I'm sick of seeing deserving albums get disrespected. I'm sick of having to hear about it forever. I'm sick of knowing what is going to happen yet still ending the night tumbling down a endless spiral of disgust and anger. Still, as much vitriol as we hurl towards the GRAMMYs, how many of us really know how they work? Is it seven old, rich and white label execs in a room imagining new ways to torture hip-hop heads? Is it the Illuminati? How the fuck do the GRAMMY awards actually get decided? Where should we direct our anger?

Maybe it was Sun Tzu or maybe it was Rambo, but someone important once said, "keep your friends close and your enemies closer." So I set out to figure out just who my enemy is and how they do what they do. Here's what I found about how those golden trophies get handed out. 

First and foremost, you have to be a member of The Recording Academy. There are three kinds of members: student, associate, and most importantly in this case, voting. Since we only care about voting at this stage, that's what I'm focused on. As you can imagine, there are some pretty specific guidelines (Eminem stans can't apply, sorry).

Recording Academy Voting Members are professionals with creative or technical credits on at least six commercially released tracks (or their equivalent). These may include vocalists, conductors, songwriters, composers, engineers, producers, instrumentalists, arrangers, art directors, album notes writers, narrators, and music video artists and technicians.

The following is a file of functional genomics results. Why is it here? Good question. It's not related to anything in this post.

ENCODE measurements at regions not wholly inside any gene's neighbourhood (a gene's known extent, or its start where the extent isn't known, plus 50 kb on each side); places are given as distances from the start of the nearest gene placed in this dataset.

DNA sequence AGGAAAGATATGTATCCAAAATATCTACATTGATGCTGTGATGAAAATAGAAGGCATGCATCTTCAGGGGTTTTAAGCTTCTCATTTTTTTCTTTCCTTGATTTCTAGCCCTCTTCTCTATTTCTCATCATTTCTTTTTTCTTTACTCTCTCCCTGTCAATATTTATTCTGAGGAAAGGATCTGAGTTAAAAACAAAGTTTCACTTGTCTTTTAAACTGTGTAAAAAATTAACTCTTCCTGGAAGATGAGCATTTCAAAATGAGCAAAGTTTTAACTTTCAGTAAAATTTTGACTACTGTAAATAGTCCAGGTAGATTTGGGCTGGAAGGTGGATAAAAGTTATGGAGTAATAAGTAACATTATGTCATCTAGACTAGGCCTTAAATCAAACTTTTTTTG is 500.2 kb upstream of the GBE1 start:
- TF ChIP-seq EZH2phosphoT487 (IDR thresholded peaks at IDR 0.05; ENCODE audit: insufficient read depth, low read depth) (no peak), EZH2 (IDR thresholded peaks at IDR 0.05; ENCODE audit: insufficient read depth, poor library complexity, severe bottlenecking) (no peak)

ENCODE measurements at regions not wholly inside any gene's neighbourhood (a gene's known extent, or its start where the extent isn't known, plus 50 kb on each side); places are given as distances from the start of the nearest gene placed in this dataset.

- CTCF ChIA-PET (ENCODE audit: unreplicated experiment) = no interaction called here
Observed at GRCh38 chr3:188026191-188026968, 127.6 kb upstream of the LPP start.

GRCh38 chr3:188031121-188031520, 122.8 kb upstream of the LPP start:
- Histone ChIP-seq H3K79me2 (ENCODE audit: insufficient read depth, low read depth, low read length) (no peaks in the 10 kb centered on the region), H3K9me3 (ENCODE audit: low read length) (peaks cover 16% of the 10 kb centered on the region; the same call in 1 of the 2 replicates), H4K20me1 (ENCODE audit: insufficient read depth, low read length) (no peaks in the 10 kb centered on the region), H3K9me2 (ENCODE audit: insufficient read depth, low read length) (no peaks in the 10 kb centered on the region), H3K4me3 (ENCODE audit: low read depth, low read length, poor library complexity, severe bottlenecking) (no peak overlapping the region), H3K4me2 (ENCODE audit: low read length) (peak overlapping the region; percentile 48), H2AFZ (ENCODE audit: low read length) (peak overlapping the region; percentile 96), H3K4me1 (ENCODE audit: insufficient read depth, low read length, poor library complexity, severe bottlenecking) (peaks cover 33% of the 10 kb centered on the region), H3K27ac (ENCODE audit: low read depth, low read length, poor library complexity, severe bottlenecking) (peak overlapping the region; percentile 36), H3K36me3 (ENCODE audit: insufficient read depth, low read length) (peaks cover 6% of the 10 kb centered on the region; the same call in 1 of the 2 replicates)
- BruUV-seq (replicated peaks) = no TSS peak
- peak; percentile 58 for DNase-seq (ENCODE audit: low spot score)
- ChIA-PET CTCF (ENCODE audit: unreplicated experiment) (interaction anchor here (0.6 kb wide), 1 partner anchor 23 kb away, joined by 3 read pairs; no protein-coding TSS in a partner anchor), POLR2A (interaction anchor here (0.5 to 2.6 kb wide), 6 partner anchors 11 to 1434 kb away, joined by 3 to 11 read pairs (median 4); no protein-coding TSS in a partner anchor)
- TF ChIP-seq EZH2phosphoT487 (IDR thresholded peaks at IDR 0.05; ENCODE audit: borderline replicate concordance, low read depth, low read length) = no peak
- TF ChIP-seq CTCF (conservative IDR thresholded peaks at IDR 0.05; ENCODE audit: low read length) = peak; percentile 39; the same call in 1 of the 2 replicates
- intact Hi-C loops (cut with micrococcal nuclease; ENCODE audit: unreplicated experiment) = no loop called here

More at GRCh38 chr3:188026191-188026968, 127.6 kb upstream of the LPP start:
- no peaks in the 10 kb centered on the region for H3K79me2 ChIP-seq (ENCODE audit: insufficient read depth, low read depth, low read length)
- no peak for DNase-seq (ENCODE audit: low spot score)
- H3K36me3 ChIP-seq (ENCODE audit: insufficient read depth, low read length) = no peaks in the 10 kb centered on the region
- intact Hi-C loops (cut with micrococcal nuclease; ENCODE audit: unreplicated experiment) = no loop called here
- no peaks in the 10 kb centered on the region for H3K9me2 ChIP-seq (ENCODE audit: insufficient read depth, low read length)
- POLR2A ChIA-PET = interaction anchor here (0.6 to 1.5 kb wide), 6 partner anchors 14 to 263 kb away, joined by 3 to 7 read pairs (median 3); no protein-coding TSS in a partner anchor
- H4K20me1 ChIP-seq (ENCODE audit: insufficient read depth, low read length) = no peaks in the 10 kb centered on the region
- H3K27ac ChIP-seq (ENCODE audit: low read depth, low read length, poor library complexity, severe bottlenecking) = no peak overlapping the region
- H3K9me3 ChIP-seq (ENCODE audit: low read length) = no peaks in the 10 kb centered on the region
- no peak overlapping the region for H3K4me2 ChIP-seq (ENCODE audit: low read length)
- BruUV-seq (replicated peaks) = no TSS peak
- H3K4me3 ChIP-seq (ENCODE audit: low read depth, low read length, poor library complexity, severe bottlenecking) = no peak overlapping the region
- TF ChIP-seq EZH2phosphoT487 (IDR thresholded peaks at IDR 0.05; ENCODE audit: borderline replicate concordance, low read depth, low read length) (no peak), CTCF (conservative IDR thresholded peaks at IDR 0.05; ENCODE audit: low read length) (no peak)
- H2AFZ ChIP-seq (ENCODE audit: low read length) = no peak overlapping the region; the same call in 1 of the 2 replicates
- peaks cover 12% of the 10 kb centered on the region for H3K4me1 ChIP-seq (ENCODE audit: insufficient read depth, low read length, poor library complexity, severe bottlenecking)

Fit the bill? Congrats you can apply! Here's the application.

"Okay, so I'm a voting member, now what?"

Patience. Before you can rock the vote, you have to wait until you have stuff to vote on. That process takes a while considering they receive over 20,000 entries a year from "registered media companies" which, I'm assuming are recording labels. After a song is entered, it goes through a review process.

Reviewing sessions by more than 150 experts in various fields are held to ensure that entered recordings meet specific qualifications and have been placed in appropriate field.